Werewolves Within

A small town gets snowed in and loses power. When the townspeople are picked off one by one, it’s up to the new ranger to determine who or what is killing everyone.

Adapted from the multiplayer game of the same name, Werewolves Within is the sophomore feature film of director Josh Ruben (Scare Me) and the debut of screenwriter Mishna Wolff. The plot focuses on Finn, a ranger who was recently relocated to the small town of Beaverfield. After a snowstorm hits, the few remaining people still living in the town become stranded with the roads snowed in and the power out. Tensions are already high with the townspeople having old feuds and mistrust, but things go from bad to worse when they realize there is a murderer ripping people to shreds. Wolff really did an exceptional job at creating a script based on the game. The comedic elements are a perfect fit with this lycanthropic twist on a whodunit. The film does a wonderful job of incorporating different twists and turns, always making the audience unsure if there is a human murderer or if it’s really a ravenous werewolf. The resulting chaos is a hilarious mystery that will keep you guessing while also keeping you laughing from start to finish.

This is a wonderful game to adapt because it is a simple idea that can go in many different directions. The filmmakers clearly had fun creating Werewolves Within, especially when it comes to the bizarre characters. Each character, perhaps with the exception of Finn and the local mail woman, Cecily, are caricatures and stereotypes. Normally that would bother me, but in the context of this film it works very well. From a sleazy pipeline tycoon to a rich yoga instructor to a conservative “Karen” to a backwoods hunter, there is a little bit of everything in Werewolves Within. Part of why these stereotypes work is that, for the most part, none of the characters are particularly likable. They’re all obnoxious in their own way, which makes the bizarre circumstances and the carnage they experience all the more humorous to watch. This is a wonderful case study on how you can create obnoxious characters that viewers will love to hate and love to watch brutally murdered.

There is a sizeable cast in Werewolves Within, and every single performance is a joy to watch. Sam Richardson (Veep, Detroiters) plays forest ranger Finn. Finn is definitely the most likable character in the film, but it’s also established very early on that he lacks backbone. Richardson is wonderful at making his character just about the nicest person to ever exist, but he really shines as Finn is forced to come into his confidence to save the town. Milana Vayntrub (This is Us), who most people will recognize as the AT&T girl, plays mail woman Cecily. Vayntrub makes Cecily seem like the most normal person in Beaverfied, yet she still has some great hilarious moments. Vayntrub and Richardson have fantastic chemistry in this film. Other standout performances come from Harvey Guillén (What We Do in the Shadows) and Michaela Watkins (The Unicorn).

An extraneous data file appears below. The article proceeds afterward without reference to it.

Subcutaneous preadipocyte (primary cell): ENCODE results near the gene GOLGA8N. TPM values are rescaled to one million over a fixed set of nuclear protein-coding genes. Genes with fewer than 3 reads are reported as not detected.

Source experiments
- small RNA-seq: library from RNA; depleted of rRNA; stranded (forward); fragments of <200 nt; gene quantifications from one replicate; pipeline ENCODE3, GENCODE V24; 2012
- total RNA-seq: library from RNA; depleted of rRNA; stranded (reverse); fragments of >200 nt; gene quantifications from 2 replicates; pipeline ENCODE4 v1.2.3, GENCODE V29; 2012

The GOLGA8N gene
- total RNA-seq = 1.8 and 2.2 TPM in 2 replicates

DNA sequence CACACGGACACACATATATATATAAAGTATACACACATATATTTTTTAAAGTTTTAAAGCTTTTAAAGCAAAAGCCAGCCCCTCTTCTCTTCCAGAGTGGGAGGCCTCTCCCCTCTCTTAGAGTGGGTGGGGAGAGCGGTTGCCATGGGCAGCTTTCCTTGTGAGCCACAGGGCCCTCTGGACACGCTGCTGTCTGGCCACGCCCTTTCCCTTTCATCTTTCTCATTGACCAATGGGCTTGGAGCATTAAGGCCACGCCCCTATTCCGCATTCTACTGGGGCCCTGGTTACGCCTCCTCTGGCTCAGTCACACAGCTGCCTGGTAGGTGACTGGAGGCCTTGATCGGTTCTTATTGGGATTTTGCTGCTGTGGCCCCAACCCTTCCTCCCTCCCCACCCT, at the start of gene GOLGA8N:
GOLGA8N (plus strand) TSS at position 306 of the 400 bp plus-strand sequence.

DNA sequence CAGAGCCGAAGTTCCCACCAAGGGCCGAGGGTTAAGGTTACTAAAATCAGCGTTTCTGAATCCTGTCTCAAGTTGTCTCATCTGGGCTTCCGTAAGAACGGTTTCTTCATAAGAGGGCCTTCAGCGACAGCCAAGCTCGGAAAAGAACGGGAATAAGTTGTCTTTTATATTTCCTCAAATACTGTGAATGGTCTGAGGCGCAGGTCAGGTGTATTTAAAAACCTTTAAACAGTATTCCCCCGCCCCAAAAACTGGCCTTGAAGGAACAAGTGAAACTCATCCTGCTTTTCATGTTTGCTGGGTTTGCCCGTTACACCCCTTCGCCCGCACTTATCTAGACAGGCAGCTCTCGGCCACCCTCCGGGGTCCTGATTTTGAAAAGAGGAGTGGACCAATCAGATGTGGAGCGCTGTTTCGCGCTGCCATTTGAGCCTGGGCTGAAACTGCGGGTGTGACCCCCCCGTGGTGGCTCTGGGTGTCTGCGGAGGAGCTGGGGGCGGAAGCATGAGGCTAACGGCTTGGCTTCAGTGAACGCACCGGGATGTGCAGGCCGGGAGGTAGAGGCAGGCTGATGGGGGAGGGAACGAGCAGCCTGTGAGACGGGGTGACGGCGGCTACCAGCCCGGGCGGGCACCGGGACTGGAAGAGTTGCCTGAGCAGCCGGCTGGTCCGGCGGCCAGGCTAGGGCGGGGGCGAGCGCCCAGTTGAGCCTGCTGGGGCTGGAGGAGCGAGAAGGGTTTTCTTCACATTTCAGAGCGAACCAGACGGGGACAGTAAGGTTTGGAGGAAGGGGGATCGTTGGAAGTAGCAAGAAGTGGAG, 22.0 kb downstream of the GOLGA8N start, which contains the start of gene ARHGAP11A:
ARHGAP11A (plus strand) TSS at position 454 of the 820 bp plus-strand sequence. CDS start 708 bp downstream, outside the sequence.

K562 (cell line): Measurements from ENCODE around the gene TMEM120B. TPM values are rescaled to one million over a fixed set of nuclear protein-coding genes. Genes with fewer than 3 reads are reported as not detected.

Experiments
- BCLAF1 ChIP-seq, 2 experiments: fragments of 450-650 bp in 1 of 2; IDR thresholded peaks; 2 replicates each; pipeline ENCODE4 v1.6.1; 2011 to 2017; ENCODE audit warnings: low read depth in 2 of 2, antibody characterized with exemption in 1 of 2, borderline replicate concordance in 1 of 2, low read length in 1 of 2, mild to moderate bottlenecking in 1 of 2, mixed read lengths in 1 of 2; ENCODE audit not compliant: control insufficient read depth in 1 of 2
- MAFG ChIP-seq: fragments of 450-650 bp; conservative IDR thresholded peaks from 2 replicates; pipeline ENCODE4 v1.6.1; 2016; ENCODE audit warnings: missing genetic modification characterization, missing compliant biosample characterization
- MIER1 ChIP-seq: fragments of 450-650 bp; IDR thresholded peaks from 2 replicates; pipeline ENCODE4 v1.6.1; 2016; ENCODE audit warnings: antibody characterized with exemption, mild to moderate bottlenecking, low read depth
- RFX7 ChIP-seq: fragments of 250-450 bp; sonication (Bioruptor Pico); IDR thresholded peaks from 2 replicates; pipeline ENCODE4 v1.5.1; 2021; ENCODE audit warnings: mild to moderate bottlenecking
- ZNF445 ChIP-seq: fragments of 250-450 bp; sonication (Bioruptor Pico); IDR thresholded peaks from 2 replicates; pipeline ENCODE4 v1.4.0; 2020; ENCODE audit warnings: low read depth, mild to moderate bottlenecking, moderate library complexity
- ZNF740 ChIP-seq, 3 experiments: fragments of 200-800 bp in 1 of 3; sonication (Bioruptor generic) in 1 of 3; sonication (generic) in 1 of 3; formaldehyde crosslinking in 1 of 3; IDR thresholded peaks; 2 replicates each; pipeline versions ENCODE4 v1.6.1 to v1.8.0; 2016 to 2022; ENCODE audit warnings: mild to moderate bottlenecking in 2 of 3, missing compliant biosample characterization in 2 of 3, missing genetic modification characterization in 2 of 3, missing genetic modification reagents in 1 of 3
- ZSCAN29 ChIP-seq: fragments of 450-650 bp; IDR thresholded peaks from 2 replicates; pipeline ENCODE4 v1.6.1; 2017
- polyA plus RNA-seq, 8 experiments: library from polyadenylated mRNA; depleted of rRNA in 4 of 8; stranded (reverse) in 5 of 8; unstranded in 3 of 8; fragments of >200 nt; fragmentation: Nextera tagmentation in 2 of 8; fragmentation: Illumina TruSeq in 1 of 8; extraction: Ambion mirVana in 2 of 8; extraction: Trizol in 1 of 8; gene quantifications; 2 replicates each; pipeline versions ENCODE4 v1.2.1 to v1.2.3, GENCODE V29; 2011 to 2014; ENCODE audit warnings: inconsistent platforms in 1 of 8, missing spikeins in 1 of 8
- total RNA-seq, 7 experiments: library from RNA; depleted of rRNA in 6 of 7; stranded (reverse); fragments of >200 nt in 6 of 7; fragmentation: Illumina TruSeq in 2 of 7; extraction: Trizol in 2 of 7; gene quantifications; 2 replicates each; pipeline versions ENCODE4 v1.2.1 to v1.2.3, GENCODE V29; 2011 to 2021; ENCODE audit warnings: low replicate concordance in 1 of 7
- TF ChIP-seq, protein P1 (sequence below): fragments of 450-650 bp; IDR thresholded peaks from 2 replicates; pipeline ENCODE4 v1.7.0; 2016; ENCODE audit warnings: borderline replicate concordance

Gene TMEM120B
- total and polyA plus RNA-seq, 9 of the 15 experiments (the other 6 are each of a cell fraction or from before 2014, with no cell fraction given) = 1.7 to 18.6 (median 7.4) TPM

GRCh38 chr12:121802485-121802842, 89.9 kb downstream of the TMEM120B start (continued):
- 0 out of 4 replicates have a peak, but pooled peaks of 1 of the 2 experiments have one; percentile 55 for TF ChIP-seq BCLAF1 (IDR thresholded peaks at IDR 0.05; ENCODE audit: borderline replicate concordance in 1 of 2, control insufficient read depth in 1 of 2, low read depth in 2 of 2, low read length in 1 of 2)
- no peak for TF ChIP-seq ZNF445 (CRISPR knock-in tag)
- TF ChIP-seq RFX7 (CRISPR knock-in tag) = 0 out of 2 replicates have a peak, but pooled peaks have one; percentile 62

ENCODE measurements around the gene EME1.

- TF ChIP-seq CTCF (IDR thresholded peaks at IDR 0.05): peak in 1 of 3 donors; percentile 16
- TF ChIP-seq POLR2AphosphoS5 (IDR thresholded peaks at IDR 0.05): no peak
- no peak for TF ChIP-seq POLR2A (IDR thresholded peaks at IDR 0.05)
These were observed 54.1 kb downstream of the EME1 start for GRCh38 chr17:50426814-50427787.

While the film has an indie, low-budget feel, there is clearly a lot of thought and care that went into every artistic element. Audiences will likely immediately notice the sets. The main locations are the few businesses and houses we see in “downtown” Beaverfield, the kitschy bar that is closed for the winter, and the gorgeous old inn where Finn is staying. Everything feels very rural and perhaps a bit dilapidated, except for the inn. The Werewolves Within inn feels reminiscent of the gorgeous mansion from Knives Out, both being gorgeous old buildings that serve as the primary set for their respective whodunits. On top of that, there is wonderful use of practical effects. The filmmakers chose to keep some of the earlier gore off-screen, likely both for budgetary reasons and to build tension. As the plot progresses and the suspense builds, the audience sees more of the wonderfully done gory practical effects. At times you can feel the budget while looking at the effects, but even the cheesier effects lend to the blending of horror and comedy.

Between Wollf’s laugh-out-loud dialogue and Ruben’s unique way of combining frights and humor, Werewolves Within is one of the most fun movie-watching experiences of 2021. It is also one of the best game adaptations I’ve seen in recent years. It’s the perfect blend of murder mystery, werewolf flick, and comedy. Both Richardson and Vayntrub give the audience characters to root for, and the rest of the cast excels at creating characters we love to hate. With gorgeous sets and great practical effects, the visuals are as fun to watch as the plot itself. I highly encourage audiences try to see Werewolves Within on the big screen if you can. It’s sure to be on many best of 2021 lists at the end of the year.


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